Lawsuits have come and gone. Settlements have been paid. Two decades have passed and no one ever spent time in jail for one of the deadliest tragedies in Chicago history.
Nearly 20 years after a tragic stampede at the E2 nightclub killed 21 people, the last lawsuit that seeks some justice from the tragic event is slowly making its way through federal court in downtown Chicago.
A federal judge on April 5 gave a partial victory to Howard and Mary Ray. Some 19 years after the deadly stampede, they are still seeking justice for their 21-year-old son, DaShand Ray who was among the E2 victims, all of whom were Black.
On February 17, 2003, they and over 1,000 people were enjoying an evening at E2 nightclub at 2347 S. Michigan Avenue in Bronzeville. Radio station WGCI was hosting a special event when a security guard reportedly used pepper spray to break up a fight. More than 1,100 patrons jammed the club’s only stairwell exit that was designed to hold 240 people. Police said the pile of bodies on the stairwell was as high as six feet in some areas. Twenty-one people between the ages of 19 and 43 died and over 50 people were injured.
Reverend Jesse Jackson was among Black leaders who called for an investigation as funerals for the victims were held throughout Chicago’s South and West Sides.
E2 nightclub owners Calvin Hollins Jr. and Dwain Kyles were charged with 21 counts of involuntary manslaughter. In 2009, the men were acquitted but found guilty of criminal contempt for violating a court order to close the second-floor nightclub for building violations months before the tragedy. After an appeals court overturned that conviction, the Illinois Supreme Court upheld the original decision. In the end, Hollins and Kyles ended up serving just two years of probation and 500 hours of community service.
In 2018, an Illinois appeals panel upheld a Cook County judge’s ruling, which cleared Chicago police who were accused of preventing patrons from leaving the E2 night- club as they feared for their lives.
At least 89 wrongful death and injury lawsuits were filed in the E2 nightclub case.
In 2014, Clear Channel Communications, whose station WGCI held an event at the nightclub, agreed to an out-of-court settlement with many of the victims’ families. The settlement amounts reportedly ranged from $1.2 million to $2 million. The Rays were among those who received a settlement. But last August, the Rays rejected a separate undisclosed settlement offer from the city, according to court transcripts.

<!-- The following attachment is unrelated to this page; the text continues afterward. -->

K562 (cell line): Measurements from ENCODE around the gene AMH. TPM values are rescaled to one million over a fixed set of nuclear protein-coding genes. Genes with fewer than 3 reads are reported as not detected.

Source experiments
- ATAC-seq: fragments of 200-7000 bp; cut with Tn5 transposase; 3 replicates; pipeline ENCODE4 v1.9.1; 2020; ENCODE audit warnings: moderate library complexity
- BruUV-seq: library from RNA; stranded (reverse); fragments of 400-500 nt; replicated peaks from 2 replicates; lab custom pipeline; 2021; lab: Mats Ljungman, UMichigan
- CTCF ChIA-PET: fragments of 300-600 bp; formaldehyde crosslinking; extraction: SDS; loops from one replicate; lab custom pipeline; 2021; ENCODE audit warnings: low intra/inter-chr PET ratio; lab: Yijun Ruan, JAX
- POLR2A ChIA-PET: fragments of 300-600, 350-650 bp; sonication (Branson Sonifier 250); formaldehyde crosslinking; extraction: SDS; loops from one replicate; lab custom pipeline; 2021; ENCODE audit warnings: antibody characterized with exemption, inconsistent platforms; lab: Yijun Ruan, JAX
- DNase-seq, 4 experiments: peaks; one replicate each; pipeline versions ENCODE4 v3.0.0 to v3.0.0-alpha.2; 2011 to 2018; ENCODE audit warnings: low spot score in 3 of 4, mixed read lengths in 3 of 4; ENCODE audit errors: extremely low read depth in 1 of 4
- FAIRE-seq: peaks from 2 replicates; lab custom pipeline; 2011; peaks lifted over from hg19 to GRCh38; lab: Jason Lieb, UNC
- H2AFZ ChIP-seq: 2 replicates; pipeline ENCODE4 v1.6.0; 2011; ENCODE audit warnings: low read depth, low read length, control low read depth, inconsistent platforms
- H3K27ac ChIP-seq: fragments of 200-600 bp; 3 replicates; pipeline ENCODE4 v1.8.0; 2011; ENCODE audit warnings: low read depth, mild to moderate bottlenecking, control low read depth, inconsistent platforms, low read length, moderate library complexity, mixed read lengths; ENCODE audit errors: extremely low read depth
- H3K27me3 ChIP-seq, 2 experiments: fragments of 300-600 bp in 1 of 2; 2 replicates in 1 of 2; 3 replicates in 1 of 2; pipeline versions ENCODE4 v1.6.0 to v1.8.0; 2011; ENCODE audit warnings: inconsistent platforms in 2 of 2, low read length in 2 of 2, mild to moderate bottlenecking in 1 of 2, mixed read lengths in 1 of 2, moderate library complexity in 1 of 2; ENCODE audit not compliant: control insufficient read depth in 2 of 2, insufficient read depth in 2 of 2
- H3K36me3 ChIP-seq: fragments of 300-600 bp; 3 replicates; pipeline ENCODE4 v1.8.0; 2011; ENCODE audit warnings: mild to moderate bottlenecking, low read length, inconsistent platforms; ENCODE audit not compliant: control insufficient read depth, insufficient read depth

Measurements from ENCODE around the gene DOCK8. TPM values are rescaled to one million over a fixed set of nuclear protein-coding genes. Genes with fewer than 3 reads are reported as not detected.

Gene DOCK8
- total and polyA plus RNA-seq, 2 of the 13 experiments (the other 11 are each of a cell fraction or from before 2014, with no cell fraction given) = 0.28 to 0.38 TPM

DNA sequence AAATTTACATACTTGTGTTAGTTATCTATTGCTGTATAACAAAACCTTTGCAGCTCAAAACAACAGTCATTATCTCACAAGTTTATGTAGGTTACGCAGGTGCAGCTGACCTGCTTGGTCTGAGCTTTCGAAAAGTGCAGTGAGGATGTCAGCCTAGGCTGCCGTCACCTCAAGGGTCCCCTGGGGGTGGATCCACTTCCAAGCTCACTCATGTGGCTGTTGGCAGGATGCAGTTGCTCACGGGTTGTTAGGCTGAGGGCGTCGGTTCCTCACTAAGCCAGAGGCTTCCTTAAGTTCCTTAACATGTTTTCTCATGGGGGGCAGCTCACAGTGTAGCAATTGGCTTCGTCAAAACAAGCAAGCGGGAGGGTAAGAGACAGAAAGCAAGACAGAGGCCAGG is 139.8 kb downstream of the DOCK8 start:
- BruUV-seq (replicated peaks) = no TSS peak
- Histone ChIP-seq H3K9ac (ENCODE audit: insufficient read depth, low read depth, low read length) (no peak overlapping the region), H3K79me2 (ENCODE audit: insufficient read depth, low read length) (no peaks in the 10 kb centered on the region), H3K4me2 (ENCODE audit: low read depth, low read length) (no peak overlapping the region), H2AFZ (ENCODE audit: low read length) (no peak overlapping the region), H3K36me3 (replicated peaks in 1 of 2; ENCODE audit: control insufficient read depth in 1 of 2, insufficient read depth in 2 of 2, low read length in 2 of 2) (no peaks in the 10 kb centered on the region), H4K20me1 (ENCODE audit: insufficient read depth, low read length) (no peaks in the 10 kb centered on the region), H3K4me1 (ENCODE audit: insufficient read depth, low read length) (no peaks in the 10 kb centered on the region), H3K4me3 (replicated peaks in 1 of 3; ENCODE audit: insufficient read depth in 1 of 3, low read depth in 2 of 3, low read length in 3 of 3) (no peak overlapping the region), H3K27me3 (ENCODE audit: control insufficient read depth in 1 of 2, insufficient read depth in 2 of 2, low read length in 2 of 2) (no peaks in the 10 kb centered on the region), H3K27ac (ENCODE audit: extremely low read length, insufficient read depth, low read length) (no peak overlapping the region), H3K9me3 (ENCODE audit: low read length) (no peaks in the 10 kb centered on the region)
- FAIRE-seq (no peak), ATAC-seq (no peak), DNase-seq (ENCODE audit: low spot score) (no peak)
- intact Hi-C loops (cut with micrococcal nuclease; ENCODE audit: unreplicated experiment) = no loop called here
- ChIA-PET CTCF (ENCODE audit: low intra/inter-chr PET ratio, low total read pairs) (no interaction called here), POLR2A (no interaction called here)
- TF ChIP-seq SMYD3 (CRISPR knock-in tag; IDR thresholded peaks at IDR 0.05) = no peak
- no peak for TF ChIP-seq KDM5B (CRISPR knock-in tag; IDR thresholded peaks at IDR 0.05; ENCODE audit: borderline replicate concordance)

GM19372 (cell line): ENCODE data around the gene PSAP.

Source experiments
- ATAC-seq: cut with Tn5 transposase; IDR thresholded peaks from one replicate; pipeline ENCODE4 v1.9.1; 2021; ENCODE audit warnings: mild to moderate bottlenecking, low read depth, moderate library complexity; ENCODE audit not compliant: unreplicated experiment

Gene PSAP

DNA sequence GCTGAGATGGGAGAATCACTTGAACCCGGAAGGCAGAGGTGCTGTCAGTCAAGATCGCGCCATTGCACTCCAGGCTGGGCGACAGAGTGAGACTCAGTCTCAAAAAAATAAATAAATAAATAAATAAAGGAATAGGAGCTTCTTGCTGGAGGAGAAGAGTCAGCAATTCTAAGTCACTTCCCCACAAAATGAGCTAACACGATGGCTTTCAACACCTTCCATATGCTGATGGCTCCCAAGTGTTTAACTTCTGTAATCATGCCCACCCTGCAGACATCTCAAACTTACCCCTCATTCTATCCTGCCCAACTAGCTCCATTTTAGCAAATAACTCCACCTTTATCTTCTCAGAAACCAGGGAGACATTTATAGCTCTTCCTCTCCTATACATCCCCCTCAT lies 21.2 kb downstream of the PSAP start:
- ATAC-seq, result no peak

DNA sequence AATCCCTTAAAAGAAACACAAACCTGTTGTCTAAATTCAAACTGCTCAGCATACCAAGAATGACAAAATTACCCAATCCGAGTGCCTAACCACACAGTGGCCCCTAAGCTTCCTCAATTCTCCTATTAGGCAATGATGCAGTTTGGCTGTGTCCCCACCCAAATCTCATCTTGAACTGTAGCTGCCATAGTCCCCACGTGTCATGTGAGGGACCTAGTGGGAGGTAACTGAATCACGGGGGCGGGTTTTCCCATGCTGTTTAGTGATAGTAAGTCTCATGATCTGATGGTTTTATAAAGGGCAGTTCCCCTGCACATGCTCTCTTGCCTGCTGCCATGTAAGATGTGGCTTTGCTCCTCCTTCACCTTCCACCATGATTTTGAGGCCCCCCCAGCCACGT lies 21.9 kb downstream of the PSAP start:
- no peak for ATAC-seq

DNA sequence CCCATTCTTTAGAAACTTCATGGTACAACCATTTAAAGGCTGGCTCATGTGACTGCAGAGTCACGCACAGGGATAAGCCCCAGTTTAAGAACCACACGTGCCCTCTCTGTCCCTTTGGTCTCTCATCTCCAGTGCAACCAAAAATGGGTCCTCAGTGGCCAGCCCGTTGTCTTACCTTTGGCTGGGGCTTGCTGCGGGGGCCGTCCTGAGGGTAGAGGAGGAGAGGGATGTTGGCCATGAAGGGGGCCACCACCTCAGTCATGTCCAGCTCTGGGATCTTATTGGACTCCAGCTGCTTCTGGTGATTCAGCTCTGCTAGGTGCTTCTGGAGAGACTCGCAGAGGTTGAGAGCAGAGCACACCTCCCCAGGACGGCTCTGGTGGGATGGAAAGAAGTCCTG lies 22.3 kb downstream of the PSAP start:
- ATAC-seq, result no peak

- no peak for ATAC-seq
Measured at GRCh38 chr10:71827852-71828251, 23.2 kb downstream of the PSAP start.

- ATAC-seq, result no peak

In 2020, the Rays on behalf of their son’s estate filed a lawsuit in the U.S. District Court for the Northern District of Illinois Eastern Division. According to the complaint, the Rays say while seeking justice for their son, their constitutional rights as plaintiffs were violated during trial proceedings in state court when only four of nine video recordings of the evening were presented as evidence. The Rays seek to uncover the missing five videos and are suing for malpractice against the city and the lawyers who represented them in state court.
Attorneys for the defendants, citing the two-year statute of limitations, asked Judge Martha Pacold to dismiss the case. They said the Rays had until December 27, 2018, to file another lawsuit, but did not do so until January 10, 2020.
Judge Pacold denied their motion to dismiss the case. She ruled that the statute of limitations does not begin the day the plaintiff suffers an injury. Judge Pacold said “the period starts when the plaintiff knows or should know facts that would cause him to believe that his injury was wrongfully caused.”
Represented by Attorney Eric Onyango, the Rays in their federal lawsuit argue that they would have prevailed in the state criminal trial had the city produced videos from all nine cameras from the club that night. The lawsuit said the city produced only four after police officers confiscated the videos from nine cameras from the E2 nightclub the night of the stampede. “This case is simply about malpractice,” Attorney Onyango told the Crusader.
It’s the last known E2 lawsuit in any court. The complaint names as defendants the City of Chicago and the law firm James D. Montgomery & Associates, Ltd. In their lawsuit, the Rays say the firm failed to protect them as rights to due process under the Equal Protection Clause of the Fourteenth Amendment were violated.
The lawsuit argues that the Montgomery law firm, which represented the Rays and other relatives of the victims, “knew or should have known that Plaintiffs” had a viable cause of action in demanding all the videos in court but failed to timely “assert one.”
Montgomery’s lawyers, who sought to dismiss the case, are represented by Attorney Eric Kaplan of the law firm Kaplan Papadakis & Gournis, LLP. Attorney Nikoleta Lamprinakos of the law firm Robbins Schwartz Nicholas Lifton & Taylor Ltd is representing the city of Chicago.
In her ruling against dismissing the Rays’ lawsuit, Judge Pacold also ruled that attorneys for the Montgomery law firm had not proven Ray’s claims of prevailing in court if it had not been for the al- leged malpractice and constitutional violations. Judge Pacold ruled the defendants “have not established that plaintiffs’ malpractice claim is legally insufficient.”
The Ray’s lawsuit seeks a jury trial. The complaint is the last E2 nightclub lawsuit in the courts that seeks some form of justice for the victims.
While Judge Pacold’s ruling is a partial victory for the Rays, she dismissed claims that four Chicago police officers violated their son’s constitutional rights when they allegedly destroyed or tampered with video recordings that were removed from the E2 nightclub that night. Judge Racold ruled that the Rays failed to prove this claim in their case.
Judge Pacold also denied the Ray’s claim for injunctive relief say- ing because there are “no allegations of any potential future injury, I grant the request to strike plaintiffs’ request for injunctive relief.”